|Jason Moran (left and Robert Glasper (right) RFH, Nov 2014
Photo Credit: Roger Thomas
Celebrating 75 Years of Blue Note Records: Robert Glasper, Jason Moran, Lionel Loueke, Ambrose Akinmusire, Marcus Strickland, Derrick Hodge, and Kendrick Scott
(Royal Festival Hall, 22 November 2014, EFG London Jazz Festival. Review by Jonathan Carvell)
Blue Note’s 75th anniversary concert on the penultimate day of the EFG London Jazz Festival saw a host of heavyweights underline the bright future of the label. The first half was taken by Jason Moran and Robert Glasper in close to an hour straight through of piano duo. This was a performance redolent of Herbie Hancock and Chick Corea’s great duets, even culminating in Maiden Voyage – albeit Glasper’s Radiohead-infused version. Both pianists made their own distinct styles clear: Moran with percussive prepared piano and blues licks; Glasper with irresistible harmonies and allusions to R&B. Given its intensity, this first half would have proved ample celebration for many. However, this was but a prelude for the all-star sextet which took to the stage after the interval, when Glasper was joined by Marcus Strickland (sax), Ambrose Akinmusire (trumpet), Lionel Loueke (guitar), Kendrick Scott (drums) and Derrick Hodge (bass).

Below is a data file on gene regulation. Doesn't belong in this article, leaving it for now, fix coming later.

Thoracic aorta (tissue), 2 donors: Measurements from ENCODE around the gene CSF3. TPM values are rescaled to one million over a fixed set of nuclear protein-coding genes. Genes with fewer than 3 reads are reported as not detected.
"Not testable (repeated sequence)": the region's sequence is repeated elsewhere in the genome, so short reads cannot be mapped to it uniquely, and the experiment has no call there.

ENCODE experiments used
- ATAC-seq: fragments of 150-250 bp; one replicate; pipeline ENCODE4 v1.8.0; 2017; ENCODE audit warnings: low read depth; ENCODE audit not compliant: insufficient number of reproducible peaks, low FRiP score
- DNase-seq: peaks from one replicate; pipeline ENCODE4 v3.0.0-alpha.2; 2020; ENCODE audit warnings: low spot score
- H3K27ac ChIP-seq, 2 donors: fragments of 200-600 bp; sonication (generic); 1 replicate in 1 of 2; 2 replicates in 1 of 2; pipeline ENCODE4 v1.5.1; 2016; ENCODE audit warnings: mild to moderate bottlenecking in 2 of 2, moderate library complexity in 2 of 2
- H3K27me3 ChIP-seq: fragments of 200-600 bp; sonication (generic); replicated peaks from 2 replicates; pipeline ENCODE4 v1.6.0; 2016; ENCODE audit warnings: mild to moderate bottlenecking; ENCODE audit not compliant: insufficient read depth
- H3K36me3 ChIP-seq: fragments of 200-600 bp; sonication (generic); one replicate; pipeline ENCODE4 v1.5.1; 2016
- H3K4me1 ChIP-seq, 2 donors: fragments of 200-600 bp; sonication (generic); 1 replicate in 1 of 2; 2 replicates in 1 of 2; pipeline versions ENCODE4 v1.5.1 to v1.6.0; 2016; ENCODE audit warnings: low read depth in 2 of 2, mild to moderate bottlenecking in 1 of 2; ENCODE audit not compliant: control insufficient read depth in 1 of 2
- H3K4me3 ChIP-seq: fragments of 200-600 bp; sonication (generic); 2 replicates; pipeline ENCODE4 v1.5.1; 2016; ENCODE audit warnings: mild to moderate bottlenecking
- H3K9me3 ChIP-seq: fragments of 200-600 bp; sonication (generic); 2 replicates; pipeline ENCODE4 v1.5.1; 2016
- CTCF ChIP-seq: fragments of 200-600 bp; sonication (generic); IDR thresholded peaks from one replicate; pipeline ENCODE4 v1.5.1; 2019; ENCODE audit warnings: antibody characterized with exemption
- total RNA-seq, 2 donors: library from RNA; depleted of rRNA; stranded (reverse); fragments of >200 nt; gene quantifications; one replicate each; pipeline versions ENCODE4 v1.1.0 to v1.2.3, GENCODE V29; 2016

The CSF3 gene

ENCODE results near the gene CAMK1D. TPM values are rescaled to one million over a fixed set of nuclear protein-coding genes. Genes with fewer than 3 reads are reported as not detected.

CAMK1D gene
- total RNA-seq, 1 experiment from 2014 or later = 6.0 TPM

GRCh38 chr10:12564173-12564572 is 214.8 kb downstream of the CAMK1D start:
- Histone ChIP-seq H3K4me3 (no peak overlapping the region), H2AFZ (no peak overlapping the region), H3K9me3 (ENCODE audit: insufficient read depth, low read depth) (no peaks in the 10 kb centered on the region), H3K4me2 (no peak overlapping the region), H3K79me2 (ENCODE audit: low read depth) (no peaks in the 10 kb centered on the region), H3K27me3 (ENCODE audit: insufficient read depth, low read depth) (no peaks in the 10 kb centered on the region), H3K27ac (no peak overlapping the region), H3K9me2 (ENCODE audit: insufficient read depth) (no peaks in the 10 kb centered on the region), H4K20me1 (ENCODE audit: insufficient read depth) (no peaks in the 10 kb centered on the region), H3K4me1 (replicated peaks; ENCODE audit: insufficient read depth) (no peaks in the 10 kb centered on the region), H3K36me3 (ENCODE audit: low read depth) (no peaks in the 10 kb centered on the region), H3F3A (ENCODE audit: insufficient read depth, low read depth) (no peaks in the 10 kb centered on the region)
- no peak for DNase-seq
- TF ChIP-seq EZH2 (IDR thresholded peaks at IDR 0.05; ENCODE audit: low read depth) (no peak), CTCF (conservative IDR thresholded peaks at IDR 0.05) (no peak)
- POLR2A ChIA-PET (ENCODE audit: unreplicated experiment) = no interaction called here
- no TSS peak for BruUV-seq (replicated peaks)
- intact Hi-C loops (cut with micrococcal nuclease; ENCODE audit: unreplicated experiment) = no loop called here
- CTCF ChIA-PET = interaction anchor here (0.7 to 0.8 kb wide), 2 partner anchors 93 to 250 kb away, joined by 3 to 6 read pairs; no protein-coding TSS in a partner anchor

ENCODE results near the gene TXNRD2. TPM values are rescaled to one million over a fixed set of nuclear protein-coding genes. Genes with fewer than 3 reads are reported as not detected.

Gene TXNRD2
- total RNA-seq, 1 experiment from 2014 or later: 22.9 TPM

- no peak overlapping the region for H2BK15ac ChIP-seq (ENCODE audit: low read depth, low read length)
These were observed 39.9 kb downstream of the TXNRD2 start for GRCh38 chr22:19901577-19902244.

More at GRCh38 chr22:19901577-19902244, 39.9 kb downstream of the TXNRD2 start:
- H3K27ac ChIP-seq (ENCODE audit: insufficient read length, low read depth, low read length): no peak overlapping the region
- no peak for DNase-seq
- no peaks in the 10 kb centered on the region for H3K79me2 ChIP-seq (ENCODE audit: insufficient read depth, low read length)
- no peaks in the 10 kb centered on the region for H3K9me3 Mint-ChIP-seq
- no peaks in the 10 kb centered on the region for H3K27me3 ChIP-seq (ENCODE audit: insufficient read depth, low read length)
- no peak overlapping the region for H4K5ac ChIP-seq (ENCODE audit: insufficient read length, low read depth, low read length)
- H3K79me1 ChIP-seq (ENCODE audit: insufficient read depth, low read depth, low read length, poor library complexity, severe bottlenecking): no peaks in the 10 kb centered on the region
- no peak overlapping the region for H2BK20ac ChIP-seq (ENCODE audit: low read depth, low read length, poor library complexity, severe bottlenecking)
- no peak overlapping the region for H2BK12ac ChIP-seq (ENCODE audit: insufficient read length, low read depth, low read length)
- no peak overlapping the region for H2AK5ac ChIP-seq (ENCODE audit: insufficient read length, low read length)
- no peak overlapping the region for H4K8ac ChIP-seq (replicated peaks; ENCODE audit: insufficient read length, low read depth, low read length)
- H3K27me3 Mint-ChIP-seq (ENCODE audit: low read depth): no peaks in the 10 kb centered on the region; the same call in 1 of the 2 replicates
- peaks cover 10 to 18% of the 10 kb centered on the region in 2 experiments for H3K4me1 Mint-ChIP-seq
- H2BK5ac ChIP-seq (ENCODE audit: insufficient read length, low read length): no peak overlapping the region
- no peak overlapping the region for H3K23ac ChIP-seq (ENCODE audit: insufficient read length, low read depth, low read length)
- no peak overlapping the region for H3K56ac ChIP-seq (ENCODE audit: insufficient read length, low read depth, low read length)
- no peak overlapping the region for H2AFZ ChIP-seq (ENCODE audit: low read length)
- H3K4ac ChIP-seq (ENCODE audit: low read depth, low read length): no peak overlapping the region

|L-R: Lionel Loueke, Kendrick Scott, Marcus Strickland, Derrick Hodge,
Ambrose Akinmusire, Robert Glasper. Photo Credit: Roger Thomas
After a Blue Note classic, Witch Hunt by Wayne Shorter, the sextet really came to life with Kendrick Scott’s composition Cycling Through Reality, which erupted spectacularly from the middle of an extended drum solo. Akinmusire illuminated the Royal Festival Hall with his golden tone and the rhythm section of Glasper, Scott and Hodge grooved effortlessly throughout. Lionel Loueke added fresh perspectives with his West African style, and also shone as a composer as the evening progressed with his Freedom Dance. Regular collaborators Derrick Hodge and Robert Glasper formed the foundation for some of the evening’s best moments: Hodge’s understated, muscular playing creating the perfect platform for Glasper’s virtuosity and wit. The concert concluded with Message of Hope from Hodge’s first album as leader, providing a fitting, almost spiritual end to proceedings.
With artists this talented, collaborating as well as they did here, it’s clear that the future of the label is in good hands. An exceptional evening which gave proof – if any were needed – that Blue Note is in rude health at 75 years old.
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